Blast joins anti-drug team for road trip through local schools


He was 10 years old and it was a regular routine to go to the gym after school to play ball. But this one afternoon, a group of kids he hadn't seen before showed up. And things weren't so regular.

"We thought they were from a neighboring school," Blast forward Rusty Troy told the 300 children gathered for an assembly at John Ruhrah Elementary School in East Baltimore yesterday. "We'd play ball with anyone, but we noticed during the game some of them would leave and come back. When the game was over, one of them came up to me and said he had drugs and asked me if I wanted some. Not only did I tell him no, I told the coaches who monitored the after-school games and they took care of it. Those guys never came back."

The Blast, Signet Bank and the Drug Enforcement Administration kicked off an Anti-Drug Assembly program yesterday that will send DEA spokesman Thomas Russo and four members of the Blast -- Troy, Joe Barger, Mike Reynolds and Mark Mettrick -- to at least 12 elementary and middle schools to speak out against drugs.

"We had first grade through fifth at the assembly," said school principal Beverly Ellinwood. "These children look up to all athletes and this lets them know how adults feel about staying away from drugs."

Troy grew up in a good neighborhood in Irving, Texas, and says he did not know much about drugs.

"They were scarce," he recalled. "I just wasn't presented with the problem. My friends were like me. We were all just interested in running and burning energy. There was only one or two incidents like the one I told them about. But this program, I'm glad to be doing it, because I think it is important.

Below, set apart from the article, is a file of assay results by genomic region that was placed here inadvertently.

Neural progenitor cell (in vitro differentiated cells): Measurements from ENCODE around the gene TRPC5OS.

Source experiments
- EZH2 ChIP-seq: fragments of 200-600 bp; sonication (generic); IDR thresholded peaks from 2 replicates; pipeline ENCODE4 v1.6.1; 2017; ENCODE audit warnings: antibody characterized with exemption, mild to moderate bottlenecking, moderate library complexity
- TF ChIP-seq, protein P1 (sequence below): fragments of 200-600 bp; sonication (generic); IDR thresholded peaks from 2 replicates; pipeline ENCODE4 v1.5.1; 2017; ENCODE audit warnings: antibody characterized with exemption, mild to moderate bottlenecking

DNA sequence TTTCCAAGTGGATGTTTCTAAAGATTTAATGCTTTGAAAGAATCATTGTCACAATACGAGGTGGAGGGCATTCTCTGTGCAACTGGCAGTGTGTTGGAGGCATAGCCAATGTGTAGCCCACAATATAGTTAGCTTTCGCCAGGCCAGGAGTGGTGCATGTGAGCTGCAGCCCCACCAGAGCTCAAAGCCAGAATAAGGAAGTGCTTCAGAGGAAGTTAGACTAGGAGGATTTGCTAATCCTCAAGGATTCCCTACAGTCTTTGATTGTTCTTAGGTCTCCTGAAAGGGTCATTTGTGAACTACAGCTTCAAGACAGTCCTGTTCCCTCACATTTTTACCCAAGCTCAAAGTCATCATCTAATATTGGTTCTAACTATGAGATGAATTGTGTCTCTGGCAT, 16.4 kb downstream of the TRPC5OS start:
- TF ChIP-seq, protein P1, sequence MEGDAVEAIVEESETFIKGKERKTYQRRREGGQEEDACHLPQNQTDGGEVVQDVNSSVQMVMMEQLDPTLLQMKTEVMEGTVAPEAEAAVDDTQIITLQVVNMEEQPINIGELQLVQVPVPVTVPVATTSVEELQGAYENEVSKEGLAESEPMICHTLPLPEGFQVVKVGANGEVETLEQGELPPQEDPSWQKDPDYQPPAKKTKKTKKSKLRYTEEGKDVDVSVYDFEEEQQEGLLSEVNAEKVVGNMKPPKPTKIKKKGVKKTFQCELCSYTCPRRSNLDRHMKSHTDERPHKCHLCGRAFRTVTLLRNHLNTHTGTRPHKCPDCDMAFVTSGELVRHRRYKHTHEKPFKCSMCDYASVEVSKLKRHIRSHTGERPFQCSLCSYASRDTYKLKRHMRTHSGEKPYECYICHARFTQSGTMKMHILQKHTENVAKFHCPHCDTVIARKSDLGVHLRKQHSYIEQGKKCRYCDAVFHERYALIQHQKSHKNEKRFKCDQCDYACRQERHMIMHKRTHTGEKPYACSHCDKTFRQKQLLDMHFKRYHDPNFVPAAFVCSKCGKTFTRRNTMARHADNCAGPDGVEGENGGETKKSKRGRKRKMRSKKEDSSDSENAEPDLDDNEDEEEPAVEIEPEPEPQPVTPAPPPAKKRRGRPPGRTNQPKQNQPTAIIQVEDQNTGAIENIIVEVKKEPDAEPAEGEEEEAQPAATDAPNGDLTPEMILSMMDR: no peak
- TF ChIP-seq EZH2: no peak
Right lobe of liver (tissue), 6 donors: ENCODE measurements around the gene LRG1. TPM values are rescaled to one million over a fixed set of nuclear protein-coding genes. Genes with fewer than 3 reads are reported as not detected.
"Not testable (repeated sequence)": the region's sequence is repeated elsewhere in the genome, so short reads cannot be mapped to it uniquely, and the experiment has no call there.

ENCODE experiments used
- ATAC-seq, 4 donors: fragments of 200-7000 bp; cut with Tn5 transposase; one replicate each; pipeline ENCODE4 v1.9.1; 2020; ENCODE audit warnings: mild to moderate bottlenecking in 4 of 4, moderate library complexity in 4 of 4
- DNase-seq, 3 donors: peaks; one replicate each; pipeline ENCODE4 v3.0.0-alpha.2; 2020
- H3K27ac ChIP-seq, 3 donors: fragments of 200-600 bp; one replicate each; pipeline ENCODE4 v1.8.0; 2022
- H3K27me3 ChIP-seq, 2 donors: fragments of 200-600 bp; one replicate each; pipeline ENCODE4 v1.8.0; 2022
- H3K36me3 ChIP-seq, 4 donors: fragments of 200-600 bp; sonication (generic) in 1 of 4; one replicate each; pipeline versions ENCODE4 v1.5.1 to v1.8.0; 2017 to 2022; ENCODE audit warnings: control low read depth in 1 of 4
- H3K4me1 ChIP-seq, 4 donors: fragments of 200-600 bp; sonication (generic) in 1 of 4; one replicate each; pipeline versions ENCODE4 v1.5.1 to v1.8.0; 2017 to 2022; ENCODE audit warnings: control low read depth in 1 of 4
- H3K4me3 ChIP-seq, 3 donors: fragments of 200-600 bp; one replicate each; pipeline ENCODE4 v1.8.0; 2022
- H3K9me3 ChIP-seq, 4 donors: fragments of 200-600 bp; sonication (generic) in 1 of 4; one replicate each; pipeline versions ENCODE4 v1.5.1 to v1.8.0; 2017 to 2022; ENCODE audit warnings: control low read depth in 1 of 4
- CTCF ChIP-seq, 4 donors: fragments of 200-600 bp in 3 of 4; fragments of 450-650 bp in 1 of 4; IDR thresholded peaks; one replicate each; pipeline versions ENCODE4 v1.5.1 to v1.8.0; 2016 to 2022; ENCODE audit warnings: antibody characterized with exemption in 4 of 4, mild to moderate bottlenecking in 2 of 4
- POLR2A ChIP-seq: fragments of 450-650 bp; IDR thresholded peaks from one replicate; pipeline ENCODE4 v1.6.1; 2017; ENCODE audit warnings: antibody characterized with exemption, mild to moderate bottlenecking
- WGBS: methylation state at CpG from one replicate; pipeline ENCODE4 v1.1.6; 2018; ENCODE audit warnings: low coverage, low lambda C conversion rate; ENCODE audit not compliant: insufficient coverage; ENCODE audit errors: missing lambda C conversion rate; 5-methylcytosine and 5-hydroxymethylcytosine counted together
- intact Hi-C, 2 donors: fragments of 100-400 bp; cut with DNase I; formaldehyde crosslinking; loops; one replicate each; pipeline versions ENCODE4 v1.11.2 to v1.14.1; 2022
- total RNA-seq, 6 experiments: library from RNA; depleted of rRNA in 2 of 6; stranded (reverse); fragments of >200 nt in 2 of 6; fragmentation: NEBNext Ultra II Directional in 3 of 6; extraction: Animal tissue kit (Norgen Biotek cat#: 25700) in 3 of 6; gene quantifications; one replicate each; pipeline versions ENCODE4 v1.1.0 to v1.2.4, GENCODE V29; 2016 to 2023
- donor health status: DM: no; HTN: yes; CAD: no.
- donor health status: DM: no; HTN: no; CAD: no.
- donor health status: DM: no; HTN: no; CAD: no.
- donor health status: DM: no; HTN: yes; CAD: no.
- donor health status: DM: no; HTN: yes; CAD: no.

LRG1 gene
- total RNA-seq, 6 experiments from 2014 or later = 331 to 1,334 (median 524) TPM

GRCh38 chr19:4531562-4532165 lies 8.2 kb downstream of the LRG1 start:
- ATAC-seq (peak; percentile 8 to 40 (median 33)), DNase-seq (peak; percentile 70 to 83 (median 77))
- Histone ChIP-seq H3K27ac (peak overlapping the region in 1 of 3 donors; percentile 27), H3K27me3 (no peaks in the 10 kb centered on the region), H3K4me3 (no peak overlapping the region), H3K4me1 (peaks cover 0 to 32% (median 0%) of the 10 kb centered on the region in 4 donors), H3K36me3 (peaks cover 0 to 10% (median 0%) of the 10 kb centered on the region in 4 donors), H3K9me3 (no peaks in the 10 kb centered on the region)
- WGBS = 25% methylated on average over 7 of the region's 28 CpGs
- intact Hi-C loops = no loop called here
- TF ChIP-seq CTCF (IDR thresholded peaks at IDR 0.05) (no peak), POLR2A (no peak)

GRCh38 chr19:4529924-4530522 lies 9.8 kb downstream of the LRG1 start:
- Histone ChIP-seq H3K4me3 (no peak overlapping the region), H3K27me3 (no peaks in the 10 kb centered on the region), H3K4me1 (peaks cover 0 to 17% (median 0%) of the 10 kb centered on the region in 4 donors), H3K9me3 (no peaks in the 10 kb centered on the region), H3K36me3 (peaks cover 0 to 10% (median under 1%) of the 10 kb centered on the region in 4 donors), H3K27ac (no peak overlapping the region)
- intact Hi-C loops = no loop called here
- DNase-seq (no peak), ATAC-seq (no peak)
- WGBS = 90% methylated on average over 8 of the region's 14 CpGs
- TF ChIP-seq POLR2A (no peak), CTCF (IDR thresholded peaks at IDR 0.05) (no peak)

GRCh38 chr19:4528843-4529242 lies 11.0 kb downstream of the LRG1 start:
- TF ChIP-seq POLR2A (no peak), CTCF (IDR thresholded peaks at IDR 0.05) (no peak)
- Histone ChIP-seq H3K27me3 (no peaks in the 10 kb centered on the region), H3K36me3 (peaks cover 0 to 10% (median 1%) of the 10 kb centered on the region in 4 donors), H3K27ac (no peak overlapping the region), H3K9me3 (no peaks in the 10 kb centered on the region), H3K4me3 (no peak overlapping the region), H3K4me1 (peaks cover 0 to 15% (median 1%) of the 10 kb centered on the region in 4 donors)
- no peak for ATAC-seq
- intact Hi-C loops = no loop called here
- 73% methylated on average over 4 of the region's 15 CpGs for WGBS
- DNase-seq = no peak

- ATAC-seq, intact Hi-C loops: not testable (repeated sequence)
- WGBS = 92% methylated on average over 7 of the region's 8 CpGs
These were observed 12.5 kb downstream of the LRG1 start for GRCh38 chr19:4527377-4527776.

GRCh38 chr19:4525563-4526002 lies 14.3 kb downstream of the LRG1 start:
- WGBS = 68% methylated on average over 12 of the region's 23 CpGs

"I looked in those kids' faces and knew some of them didn't know anything about drugs, that others knew a little and that for others it was in their homes. After I spoke, one little kid came up to me and told me, 'My mom does drugs.' I said, 'The best thing you can do is just tell her how you feel.' "

Troy said he doesn't pretend he knows everything about drugs, but he tells the children he doesn't abuse drugs or alcohol.

"I told them they don't want to do drugs and they don't want their friends to do drugs," he said. "I told them if they know of drugs to talk to their friends, their parents and if need be a counselor. If they want to write me a letter care of the Blast, I'd be glad to help as much as I can.

"This program isn't about soccer and professional sports," Troy emphasized. "It's about keeping your life clean and how important that is."

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